Race and Incarceration in the United States
The United States Enjoys the highest incarceration rate in the industrialized world. The mental health status of American children has continued to decline resulting in large populations of male youth and young adults graduating to prison, most of whom are minorities. The United States enjoys the highest numbers of children who are available for adoption in the industrialized world, who have been removed from the home by a state social service agency. (10 )
Human Rights Watch on it’s web page on October 24, 2012 presented new figures documenting racial disparities state-by-state in the incarceration of African Americans and.
The figures reveal the extraordinary magnitude of minority incarceration and the stark disparity in their rates of incarceration compared to those of whites. Out of a total population of 1,976,019 incarcerated in adult facilities, 1,239,946 or 63 percent are black or Latino, though these two groups constitute only 25 percent of the national population. The figures also demonstrate significant differences among the states in the extent of racial disparities.
Incarceration of Blacks
• In twelve states, between 10 and 15 percent of adult black men are incarcerated.
• In ten states, between 5 and 10 percent of black adults are incarcerated.
• In twelve states, black men are incarcerated at rates between twelve and sixteen times greater than those of white men.
• In fifteen states, black women are incarcerated at rates between ten and thirty-five times greater than those of white women.
• In six states, black youth under age eighteen are incarcerated in adult facilities at rates between twelve and twenty-five times greater than those of white youth. In addition, the stark reality that no child under the age of fifteen can be tried for any crime in the People’s Republic of China, while the sold called “Leader of the Free World) tries juveniles as adults.
[Human Rights Watch.org October 24, 2012]
This author's own personal experience with racism happened when I was teaching in Georgetown , Carolina. My Gloria and I were Special Education teachers who were teaching with Georgetown County Public Schools in South Carolina. The blacks literally lived on one side of the railroad tracks, while the whites lived on the other side of the tracks. The whites live in nice brick homes, while most the blacks lived in shacks and trailers.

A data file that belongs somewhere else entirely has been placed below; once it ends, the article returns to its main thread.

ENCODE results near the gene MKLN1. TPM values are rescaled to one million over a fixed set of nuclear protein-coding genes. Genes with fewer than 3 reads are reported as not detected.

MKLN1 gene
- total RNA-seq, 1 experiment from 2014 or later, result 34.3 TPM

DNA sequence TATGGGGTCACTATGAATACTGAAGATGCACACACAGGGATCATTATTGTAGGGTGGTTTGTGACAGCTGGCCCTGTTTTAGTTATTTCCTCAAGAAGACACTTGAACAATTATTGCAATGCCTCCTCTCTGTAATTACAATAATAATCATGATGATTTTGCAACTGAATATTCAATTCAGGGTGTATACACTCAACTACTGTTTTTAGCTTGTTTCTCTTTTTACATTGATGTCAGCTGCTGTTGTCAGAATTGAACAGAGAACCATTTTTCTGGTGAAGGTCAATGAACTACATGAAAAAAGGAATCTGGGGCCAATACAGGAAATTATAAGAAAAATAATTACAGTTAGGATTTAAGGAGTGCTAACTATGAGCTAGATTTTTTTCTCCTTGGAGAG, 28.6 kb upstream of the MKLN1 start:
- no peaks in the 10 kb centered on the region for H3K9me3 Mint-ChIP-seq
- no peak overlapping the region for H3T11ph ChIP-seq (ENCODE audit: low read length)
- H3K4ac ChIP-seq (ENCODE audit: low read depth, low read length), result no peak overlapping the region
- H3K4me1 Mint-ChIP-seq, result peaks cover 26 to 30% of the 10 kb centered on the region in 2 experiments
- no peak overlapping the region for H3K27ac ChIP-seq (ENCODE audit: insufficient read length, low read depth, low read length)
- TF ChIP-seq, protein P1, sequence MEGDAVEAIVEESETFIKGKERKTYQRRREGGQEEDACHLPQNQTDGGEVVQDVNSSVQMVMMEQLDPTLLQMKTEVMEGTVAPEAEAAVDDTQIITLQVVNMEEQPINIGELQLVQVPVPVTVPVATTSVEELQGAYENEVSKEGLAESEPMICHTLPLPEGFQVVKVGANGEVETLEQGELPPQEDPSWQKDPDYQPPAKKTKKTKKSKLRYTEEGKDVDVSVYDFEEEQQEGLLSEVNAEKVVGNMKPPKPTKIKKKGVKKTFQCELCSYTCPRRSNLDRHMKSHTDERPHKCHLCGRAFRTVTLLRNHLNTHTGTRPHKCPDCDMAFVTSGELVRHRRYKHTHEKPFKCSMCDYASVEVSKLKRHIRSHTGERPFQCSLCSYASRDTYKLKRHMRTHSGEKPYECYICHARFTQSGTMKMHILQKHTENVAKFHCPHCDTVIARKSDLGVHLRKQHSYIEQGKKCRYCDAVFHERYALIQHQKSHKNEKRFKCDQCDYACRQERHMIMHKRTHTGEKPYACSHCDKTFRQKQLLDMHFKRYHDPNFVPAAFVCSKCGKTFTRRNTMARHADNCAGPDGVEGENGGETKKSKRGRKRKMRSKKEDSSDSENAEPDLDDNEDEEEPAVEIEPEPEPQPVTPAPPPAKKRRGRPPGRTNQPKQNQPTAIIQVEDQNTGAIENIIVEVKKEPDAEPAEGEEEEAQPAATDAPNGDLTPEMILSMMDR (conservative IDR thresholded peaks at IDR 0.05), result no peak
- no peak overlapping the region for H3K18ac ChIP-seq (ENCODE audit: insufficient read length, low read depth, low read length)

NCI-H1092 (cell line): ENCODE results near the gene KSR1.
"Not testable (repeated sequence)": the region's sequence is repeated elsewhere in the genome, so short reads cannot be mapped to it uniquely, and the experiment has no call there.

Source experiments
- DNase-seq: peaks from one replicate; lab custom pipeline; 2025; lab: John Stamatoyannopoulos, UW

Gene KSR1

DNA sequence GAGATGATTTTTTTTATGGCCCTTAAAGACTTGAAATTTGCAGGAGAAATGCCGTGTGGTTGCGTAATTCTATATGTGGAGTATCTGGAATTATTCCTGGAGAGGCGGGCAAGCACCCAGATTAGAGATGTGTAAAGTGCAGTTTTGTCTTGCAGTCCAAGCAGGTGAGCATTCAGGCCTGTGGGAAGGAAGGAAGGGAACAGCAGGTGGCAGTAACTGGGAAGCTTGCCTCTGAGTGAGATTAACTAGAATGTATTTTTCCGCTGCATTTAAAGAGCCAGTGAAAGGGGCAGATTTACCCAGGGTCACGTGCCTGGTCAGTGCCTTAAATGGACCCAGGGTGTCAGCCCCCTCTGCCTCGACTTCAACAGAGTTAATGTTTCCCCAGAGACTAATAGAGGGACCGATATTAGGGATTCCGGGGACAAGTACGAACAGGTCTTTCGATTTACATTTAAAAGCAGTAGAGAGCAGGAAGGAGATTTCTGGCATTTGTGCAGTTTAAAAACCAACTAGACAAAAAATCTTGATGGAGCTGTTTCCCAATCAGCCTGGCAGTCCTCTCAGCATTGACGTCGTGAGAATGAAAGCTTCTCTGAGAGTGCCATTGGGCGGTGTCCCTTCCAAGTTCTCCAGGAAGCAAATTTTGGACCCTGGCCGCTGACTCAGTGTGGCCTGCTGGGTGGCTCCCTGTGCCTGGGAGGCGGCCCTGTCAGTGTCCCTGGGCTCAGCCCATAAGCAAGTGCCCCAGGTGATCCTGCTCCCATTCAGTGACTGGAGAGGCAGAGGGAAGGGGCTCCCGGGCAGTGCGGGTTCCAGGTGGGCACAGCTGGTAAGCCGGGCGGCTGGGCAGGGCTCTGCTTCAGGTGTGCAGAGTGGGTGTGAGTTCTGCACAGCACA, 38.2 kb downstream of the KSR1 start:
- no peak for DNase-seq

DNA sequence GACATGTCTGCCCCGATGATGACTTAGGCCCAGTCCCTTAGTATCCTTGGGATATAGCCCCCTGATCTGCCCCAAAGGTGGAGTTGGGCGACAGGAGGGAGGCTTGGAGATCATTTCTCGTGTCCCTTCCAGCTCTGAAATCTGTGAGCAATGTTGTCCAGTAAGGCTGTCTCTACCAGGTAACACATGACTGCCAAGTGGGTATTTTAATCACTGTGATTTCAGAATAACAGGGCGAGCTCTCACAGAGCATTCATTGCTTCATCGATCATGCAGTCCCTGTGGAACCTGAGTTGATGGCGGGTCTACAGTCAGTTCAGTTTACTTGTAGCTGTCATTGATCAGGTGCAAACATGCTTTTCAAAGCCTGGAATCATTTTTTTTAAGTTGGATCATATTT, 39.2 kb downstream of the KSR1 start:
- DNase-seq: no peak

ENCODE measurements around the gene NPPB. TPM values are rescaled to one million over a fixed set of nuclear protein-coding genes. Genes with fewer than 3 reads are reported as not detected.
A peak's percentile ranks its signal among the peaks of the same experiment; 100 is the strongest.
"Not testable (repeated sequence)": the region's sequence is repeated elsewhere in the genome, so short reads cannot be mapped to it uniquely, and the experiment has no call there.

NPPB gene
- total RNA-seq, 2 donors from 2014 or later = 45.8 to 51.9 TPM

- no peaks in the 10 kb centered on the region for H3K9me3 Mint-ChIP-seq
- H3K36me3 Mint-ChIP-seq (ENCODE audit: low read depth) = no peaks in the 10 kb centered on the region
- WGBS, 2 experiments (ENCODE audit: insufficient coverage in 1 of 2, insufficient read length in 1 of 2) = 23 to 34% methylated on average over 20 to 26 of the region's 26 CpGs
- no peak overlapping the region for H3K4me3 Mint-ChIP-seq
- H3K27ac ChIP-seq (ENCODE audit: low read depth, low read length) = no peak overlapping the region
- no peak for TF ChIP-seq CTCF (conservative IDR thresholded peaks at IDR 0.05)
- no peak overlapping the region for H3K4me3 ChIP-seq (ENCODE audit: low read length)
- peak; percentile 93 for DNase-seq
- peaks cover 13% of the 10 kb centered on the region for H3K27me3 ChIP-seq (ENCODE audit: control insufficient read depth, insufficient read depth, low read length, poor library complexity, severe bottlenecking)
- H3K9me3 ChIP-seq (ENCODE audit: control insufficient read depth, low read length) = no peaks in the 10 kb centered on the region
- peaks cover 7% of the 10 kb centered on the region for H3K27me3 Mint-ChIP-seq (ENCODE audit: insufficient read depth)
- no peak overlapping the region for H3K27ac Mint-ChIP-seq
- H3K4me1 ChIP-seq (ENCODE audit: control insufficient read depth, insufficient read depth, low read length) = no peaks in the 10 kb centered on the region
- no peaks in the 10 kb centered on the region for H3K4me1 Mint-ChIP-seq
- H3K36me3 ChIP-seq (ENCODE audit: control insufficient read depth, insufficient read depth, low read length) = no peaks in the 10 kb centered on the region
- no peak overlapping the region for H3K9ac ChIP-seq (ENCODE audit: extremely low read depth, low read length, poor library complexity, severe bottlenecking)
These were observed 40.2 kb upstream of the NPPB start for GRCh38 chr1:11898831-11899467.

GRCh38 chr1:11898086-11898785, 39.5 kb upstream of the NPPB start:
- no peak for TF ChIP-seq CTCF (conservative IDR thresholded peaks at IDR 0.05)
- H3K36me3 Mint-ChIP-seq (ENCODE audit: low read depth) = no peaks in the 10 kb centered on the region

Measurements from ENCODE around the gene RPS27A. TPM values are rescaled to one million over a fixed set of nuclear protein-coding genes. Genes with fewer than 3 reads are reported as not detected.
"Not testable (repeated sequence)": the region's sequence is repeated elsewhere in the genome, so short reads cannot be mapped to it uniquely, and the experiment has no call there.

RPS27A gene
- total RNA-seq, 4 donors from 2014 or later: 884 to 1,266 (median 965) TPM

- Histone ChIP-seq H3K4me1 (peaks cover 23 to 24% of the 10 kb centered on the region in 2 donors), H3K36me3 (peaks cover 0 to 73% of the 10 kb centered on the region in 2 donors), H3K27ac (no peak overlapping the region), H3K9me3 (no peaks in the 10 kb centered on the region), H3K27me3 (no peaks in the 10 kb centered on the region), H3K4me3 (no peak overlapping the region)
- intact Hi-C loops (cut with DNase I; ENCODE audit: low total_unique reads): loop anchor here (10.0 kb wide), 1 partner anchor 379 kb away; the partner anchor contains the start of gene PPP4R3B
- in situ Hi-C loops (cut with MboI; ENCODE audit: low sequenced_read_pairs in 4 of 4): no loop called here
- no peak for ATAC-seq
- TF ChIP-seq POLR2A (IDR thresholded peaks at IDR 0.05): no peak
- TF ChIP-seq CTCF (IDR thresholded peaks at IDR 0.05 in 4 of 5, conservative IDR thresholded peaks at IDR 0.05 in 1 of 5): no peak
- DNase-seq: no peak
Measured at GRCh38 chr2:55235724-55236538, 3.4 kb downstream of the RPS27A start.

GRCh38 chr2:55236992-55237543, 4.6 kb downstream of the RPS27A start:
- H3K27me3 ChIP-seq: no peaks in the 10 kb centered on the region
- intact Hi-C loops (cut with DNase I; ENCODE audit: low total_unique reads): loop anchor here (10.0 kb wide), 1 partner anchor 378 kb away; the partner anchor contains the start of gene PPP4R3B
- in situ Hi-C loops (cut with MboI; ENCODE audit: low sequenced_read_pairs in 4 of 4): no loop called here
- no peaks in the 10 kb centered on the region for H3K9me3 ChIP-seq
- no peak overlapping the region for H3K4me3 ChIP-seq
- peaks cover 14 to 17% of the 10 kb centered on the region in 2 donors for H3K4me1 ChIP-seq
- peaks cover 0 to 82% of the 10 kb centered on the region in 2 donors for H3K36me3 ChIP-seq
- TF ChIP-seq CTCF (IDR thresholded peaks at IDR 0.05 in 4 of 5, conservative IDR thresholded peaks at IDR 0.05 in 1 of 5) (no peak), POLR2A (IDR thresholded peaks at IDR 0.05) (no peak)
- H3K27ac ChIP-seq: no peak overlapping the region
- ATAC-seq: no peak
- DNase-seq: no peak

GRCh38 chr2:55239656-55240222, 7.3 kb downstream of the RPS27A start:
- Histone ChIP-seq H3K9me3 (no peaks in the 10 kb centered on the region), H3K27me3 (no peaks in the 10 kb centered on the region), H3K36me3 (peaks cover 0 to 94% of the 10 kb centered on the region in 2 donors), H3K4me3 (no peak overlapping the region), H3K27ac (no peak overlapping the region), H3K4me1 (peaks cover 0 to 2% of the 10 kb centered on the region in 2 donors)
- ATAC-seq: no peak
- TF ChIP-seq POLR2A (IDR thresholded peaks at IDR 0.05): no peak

This author met colleague and friend, Jibreel Khazan at Woodland Commons at the University of Massachusetts at the Andrew Young event book signing in the Winter of 2010. While I was getting the book signed Walk in My Shoes. , He noticed Jibreel standing there and they just stated talking.
"We became good friends and colleagues. I also introduced him to each of my children. Jibreel spoke about growing up in North Carolina on the other side of the tracks. The gave me a blow by blow account of how he was traumatized by racial attacks on him and his friends after the sit in at Wool Worths in North Carolina. He told me how he had to flee or he would have been killed. " James Paicopolos- Author
According to Wikipedia, the free internet encyclopedia, Jibreel Khazan (born Ezell A. Blair, Jr.), is an African American civil rights activist who was one of the Greensboro Four. On February 1, 1960, they sat down at a segregated lunch counter in the Greensboro, North Carolina, Woolworth's store, challenging the store's policy on segregation. This event was a major milestone in the African-American Civil Rights Movement.
Blair's father, Ezell A. Blair, Sr., was a very vocal man on the subject of racial injustice. When his father experienced unjust treatment based on color, he "stood up." This had a big impact on Blair growing up.
Blair graduated from Dudley High School, where his father taught, and was awarded a B.S. in sociology from North Carolina Agricultural and Technical State University in 1963. While an undergraduate, he was elected president of his class in his Junior year, was president of the student government association, the campus NAACP and the Greensboro Congress for Racial Equality.